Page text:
Karin Ronnow left the Bozeman Daily Chronicle earlier this month “after it became widely known that she also wrote an annual publication for the Central Asia Institute, Greg Mortenson’s charity,” the Oregonian reported. But, Ronnow “covered Mortenson’s activities for the paper while writing for the institute.”
The Bozeman Daily Chronicle, a Montana daily newspaper, has a circulation approx. 18,000 and is owned by the Pioneer newspaper chain, according to the Mondo Times.
The Bozeman Daily Chronicle disclosed her leaving the paper in a May 15 article. Poynter’s Jim Romenesko reported that the newspaper’s managing editor Nick Ehli told him Ronnow’s role with the CAI was “never a secret.” Ehli reportedly added that Ronnow’s leaving the newspaper “was related to her work with CAI ‘in a roundabout way, I guess.'”
iMediaEthics looked through several of Ronnow’s articles on Mortenson and Central Asia Institute to see how and if the Daily Chronicle disclosed her relationship to Mortenson and the Central Asia Institute. From the sample of articles we examined, we noted no disclosure at all.
In her March 12 column, for example, Ronnow mentions visiting CAI schools in Afghanistan and comments on Greg Mortenson, but doesn’t disclose her relationship to CAI. She also doesn’t disclose any relationship to CAI or Mortenson in this Dec. 2010 article about a Mortenson book signing. That article mentions that “free copies” of the Journey of Hope will be at the signing.
And there’s also no disclosure in this August 2010 article by Ronnow about Mortenson’s upcoming TV appearances or this October 2010 article datelined from Norway about Mortenson’s “homecoming” and visit to Norway.
Central Asia Institute’s website notes that Ronnow has “been closely affiliated” with CAI “for several years” and lectures about the group about “one dozen” times a year.
iMediaEthics has written to Bozeman Daily Chroncle to ask why it didn’t disclose Ronnow’s involvement with CAI. We also wrote to Ronnow to see when she first started working with CAI. We will update with any response.
CAI on Mortenson
In late April, the Central Asia Institute responded to “media misinformation about Greg Mortenson and CAI.” In the statement, CAI asserted that its work will continue and that it has created or backed 170 or more schools.
“Donor funds are being properly spent on the education mission of the charity, which includes building schools in Pakistan and Afghanistan and educating the American and international public about the importance of education to build a lasting peace,” the institute stated.
Climbing Partner Disputes 60 Minutes, Krakauer Reports
In late April, Mortenson’s “climbing partner,” Scott Darsney countered 60 Minutes’ report and Jon Krakaeur’s report. Darsney, who was in Nepal when 60 Minutes aired, “questions two factual points attributed to him in Three Cups of Deceit, Jon Krakauer’s lengthy indictment of Mortenson,” according to Outside magazine. Darsney is quoted as saying:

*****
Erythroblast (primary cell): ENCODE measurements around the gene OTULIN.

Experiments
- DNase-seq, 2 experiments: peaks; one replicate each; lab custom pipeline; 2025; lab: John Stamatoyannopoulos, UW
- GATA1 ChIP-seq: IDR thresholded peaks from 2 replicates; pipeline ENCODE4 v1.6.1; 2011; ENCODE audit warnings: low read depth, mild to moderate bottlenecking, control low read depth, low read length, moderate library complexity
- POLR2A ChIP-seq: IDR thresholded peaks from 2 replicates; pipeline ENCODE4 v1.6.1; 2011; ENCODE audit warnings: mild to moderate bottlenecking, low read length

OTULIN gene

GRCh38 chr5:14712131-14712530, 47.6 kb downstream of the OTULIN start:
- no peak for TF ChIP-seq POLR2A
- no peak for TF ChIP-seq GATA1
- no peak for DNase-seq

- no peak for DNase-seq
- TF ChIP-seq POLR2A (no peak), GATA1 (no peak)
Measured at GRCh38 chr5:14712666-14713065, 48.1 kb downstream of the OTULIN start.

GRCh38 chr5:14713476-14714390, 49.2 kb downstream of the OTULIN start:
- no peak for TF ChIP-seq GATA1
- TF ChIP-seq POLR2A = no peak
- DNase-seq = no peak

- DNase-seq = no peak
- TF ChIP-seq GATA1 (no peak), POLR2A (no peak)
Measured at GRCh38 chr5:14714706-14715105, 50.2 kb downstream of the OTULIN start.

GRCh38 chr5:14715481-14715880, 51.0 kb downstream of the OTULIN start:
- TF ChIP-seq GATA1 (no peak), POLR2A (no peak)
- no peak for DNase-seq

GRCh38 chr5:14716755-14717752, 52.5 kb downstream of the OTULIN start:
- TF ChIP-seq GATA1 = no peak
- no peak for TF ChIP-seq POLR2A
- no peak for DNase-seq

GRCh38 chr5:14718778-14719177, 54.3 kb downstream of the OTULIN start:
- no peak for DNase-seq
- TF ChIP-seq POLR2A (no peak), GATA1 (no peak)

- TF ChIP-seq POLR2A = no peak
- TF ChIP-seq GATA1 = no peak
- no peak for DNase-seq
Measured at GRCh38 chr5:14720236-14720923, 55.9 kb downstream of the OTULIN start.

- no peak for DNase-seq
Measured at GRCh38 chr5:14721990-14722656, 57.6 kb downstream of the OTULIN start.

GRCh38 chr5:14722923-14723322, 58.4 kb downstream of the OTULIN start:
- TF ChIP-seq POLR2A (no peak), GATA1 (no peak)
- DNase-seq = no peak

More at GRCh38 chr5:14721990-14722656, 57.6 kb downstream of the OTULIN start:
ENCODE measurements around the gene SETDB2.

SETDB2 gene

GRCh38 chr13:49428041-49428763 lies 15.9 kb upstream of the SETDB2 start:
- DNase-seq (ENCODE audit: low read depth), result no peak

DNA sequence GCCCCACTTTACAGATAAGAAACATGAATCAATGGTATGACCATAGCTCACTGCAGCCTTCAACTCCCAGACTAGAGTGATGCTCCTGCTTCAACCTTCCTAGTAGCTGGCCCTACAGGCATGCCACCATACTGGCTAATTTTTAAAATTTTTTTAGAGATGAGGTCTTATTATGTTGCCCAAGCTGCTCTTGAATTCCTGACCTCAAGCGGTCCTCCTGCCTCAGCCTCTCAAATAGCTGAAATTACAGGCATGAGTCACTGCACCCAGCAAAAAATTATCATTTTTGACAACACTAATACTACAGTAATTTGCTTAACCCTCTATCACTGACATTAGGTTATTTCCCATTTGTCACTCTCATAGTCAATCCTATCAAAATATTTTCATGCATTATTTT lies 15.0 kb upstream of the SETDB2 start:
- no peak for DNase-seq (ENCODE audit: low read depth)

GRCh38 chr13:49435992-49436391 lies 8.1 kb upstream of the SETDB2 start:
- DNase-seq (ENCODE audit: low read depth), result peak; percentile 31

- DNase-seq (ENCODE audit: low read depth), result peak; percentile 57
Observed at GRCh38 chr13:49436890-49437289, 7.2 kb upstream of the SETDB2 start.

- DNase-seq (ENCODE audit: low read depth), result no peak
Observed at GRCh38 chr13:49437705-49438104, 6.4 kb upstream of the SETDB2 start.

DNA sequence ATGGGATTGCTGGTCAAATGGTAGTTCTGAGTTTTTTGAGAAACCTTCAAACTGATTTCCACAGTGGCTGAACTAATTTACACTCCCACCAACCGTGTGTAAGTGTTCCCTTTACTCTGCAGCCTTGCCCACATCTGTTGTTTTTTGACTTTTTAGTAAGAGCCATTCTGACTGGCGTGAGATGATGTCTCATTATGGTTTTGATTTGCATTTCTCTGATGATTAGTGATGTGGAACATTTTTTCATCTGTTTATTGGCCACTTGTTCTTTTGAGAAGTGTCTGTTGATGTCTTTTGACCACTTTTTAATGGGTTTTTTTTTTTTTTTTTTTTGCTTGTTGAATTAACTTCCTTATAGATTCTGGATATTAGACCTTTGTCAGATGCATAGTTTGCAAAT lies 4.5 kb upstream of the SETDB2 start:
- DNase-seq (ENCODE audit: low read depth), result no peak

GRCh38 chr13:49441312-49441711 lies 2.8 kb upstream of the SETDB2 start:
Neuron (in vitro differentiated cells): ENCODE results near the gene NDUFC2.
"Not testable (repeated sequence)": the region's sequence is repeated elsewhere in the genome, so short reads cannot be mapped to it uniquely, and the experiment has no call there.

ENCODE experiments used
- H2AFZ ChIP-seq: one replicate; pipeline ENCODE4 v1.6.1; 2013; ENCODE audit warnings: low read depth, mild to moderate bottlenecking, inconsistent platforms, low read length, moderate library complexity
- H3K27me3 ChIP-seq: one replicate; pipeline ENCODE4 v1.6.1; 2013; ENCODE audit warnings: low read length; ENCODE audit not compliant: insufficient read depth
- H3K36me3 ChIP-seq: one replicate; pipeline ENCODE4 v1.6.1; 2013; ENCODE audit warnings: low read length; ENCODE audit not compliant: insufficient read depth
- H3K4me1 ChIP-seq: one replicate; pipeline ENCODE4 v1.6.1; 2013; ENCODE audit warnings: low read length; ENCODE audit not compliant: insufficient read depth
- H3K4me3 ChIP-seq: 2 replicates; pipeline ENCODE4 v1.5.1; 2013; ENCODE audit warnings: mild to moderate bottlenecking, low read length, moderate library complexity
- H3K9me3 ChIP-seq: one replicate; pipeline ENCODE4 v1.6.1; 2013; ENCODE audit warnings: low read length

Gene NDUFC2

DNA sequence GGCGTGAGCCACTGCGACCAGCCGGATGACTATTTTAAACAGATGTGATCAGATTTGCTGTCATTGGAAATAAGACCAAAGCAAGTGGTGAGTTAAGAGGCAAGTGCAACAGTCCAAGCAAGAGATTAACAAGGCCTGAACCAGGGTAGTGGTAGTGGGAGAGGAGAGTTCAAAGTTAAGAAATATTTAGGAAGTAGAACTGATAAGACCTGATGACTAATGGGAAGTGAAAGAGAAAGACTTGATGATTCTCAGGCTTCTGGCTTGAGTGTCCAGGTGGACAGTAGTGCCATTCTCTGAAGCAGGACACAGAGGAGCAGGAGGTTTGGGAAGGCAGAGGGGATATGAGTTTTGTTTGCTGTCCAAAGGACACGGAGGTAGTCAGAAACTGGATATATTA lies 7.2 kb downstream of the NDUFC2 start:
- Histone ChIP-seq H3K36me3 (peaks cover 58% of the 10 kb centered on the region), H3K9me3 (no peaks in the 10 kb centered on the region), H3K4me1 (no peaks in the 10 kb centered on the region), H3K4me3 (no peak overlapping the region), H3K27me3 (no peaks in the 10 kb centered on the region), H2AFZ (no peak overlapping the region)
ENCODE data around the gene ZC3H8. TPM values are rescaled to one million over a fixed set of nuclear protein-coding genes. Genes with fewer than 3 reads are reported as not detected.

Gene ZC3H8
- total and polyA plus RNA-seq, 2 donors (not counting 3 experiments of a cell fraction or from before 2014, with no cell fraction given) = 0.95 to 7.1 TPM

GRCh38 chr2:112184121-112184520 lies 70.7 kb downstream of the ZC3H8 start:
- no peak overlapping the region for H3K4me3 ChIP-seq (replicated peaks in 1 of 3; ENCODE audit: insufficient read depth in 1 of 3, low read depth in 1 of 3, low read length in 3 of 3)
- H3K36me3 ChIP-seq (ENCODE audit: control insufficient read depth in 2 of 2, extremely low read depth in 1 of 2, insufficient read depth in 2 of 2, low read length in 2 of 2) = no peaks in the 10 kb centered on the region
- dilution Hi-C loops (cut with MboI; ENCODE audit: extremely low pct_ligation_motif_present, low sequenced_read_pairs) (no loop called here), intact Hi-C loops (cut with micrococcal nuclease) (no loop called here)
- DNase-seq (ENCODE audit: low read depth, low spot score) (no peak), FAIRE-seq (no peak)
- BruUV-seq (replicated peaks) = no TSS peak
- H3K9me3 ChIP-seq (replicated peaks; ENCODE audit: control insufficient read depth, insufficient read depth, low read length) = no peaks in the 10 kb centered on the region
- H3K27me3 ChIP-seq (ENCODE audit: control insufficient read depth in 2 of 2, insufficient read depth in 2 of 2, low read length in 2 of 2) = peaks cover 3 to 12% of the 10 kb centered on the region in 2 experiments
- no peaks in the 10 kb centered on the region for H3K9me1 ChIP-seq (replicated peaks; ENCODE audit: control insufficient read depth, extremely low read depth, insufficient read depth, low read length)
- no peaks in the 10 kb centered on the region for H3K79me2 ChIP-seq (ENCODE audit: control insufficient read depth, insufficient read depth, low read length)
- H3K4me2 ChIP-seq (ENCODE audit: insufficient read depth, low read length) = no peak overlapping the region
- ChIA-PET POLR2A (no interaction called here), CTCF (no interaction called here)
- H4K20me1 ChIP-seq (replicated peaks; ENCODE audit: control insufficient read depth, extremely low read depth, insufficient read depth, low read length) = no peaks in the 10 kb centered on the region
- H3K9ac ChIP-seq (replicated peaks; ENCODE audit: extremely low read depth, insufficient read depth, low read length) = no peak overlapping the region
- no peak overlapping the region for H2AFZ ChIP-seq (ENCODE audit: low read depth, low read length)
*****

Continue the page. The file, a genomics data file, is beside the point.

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“If Jon Krakauer and some of Greg’s detractors had taken the time to have three or more cups of tea with Greg and others–instead of one cup of tea with a select few who would discredit him–they would have found some minor problems and transgressions. But to the extent to call it all ‘lies’ and ‘fraud’?”
Darsney also claims either he had “misspoken or Krakauer misheard” because he rejects Krakauer’s reporting that he claimed Mortenson hadn’t been “to the Himalaya or Karakoram before going to K2.”
Outside Editor Questions Mortenson
Outside editor Alex Heard, who interviewed Greg Mortenson, commented to Business Insider about his interview with Mortenson:
“I felt like I was talking with someone who was trying to figure out what his defense was without going back any farther than he had to,” Heard is quoted as saying. Heard added that during the interview Mortenson’s response to questions about the Korphe incident “kind of evolved, and I have to wonder if that’s going to keep evolving and ultimately we’re going to find out that Krakauer is right and he never was there at all that first time. I don’t know.”
See StinkyJournalism’s other reports on the accusations against Greg Mortenson and Three Cups of Tea here.
As StinkyJournalism has reported, Mansur Khan Mahsud, one of the men pictured and alleged in Three Cups of Tea to have kidnapped Mortenson, denies those claims and accused Mortenson of defaming him. He told the Guardian that he “has decided to file a lawsuit against Mortenson” and that he didn’t know of the kidnapping accusations until Jon Krakauer located him and told him.
Mansur Mahsud has stated about Mortenson’s book:
“His chapter about Waziristan in his book Three Cups of Tea is nothing but lies from A to Z. Not a word of this is true. He has defamed and slandered my family and tribe by calling us kidnappers. This has made me very angry.”
Mahsud reportedly provided pictures of Mortenson not as “a frightened, kidnapped man, but a very happy one,” and claimed that Mortenson was “treated…very well.” Also, according to Mahsud, the Taliban wasn’t in that area until “late 2001.”
Mahsud also claimed there are other errors in Mortenson’s book, citing Mortenson’s reported phone call from the village to his wife. According to Mahsud, the village had no phones of any sort in the village at that time. Mahsud reportedly alleged that Mortenson’s “motive for … slandering” was to make money off book sales.